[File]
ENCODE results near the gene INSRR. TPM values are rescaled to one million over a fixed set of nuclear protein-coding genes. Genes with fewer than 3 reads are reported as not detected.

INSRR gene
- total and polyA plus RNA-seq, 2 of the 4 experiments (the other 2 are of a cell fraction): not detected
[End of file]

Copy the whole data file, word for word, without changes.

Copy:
ENCODE results near the gene INSRR. TPM values are rescaled to one million over a fixed set of nuclear protein-coding genes. Genes with fewer than 3 reads are reported as not detected.

INSRR gene
- total and polyA plus RNA-seq, 2 of the 4 experiments (the other 2 are of a cell fraction): not detected